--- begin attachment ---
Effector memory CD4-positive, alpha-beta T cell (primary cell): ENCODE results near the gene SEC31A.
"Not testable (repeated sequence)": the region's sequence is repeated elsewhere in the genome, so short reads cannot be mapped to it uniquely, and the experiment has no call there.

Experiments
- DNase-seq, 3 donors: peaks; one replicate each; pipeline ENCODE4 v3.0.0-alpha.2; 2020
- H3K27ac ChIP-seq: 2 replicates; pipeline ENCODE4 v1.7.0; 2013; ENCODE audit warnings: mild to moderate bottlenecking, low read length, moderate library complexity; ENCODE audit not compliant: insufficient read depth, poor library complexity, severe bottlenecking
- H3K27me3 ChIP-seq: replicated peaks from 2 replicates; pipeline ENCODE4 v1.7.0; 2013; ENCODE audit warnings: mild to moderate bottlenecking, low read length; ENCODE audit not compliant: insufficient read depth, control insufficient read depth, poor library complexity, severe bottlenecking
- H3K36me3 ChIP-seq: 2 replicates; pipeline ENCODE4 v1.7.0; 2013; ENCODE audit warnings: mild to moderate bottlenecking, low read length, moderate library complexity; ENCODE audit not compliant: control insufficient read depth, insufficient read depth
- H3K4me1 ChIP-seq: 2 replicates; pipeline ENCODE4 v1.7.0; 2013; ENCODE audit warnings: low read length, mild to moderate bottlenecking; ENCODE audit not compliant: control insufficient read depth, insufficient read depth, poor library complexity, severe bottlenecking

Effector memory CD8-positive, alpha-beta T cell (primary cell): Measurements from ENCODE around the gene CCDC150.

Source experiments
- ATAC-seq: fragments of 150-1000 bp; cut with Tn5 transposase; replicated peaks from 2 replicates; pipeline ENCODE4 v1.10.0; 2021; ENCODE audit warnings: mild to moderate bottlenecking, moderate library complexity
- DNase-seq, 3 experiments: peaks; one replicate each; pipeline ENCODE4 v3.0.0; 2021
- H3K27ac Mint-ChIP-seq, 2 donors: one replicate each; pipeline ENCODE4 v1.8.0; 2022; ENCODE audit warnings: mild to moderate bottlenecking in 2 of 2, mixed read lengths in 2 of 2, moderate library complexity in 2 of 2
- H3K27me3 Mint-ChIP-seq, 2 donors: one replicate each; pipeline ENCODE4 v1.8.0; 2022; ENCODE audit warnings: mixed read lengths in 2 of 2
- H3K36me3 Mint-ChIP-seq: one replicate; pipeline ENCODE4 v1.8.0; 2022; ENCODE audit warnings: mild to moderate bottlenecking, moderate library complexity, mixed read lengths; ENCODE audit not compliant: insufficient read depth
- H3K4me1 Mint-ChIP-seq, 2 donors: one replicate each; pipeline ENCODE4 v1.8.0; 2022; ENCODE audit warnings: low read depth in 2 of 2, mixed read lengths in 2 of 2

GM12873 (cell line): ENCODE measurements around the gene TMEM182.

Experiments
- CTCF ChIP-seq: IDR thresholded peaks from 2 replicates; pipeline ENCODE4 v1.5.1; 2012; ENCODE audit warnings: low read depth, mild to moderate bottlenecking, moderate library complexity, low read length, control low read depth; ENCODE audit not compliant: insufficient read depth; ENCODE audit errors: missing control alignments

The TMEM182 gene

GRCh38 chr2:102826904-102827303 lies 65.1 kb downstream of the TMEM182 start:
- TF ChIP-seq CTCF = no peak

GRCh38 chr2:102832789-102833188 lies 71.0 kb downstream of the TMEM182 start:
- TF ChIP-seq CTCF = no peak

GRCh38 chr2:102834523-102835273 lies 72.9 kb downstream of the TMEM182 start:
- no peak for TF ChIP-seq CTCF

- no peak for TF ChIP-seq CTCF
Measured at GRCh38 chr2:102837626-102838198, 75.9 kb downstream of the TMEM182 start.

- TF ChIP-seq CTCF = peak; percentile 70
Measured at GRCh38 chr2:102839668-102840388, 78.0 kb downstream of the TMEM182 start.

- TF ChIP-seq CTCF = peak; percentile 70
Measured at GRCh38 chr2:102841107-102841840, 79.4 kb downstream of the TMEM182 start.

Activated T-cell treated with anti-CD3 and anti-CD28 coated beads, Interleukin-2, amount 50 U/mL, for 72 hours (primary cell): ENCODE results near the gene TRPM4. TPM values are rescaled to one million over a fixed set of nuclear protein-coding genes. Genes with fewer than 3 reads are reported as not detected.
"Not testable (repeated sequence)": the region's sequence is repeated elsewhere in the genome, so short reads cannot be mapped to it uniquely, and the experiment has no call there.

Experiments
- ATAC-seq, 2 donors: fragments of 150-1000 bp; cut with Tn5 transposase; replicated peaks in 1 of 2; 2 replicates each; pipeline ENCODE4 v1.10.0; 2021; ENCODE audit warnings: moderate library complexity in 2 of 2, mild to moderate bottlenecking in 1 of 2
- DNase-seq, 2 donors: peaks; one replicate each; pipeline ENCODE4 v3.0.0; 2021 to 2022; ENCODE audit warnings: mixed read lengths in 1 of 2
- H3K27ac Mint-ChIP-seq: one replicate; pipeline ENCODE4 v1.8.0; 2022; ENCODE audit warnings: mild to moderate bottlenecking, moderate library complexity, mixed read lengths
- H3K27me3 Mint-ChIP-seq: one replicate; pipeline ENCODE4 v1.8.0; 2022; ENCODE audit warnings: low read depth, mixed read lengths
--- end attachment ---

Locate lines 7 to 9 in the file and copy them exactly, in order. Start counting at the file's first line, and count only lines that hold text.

- H3K36me3 ChIP-seq: 2 replicates; pipeline ENCODE4 v1.7.0; 2013; ENCODE audit warnings: mild to moderate bottlenecking, low read length, moderate library complexity; ENCODE audit not compliant: control insufficient read depth, insufficient read depth
- H3K4me1 ChIP-seq: 2 replicates; pipeline ENCODE4 v1.7.0; 2013; ENCODE audit warnings: low read length, mild to moderate bottlenecking; ENCODE audit not compliant: control insufficient read depth, insufficient read depth, poor library complexity, severe bottlenecking

Effector memory CD8-positive, alpha-beta T cell (primary cell): Measurements from ENCODE around the gene CCDC150.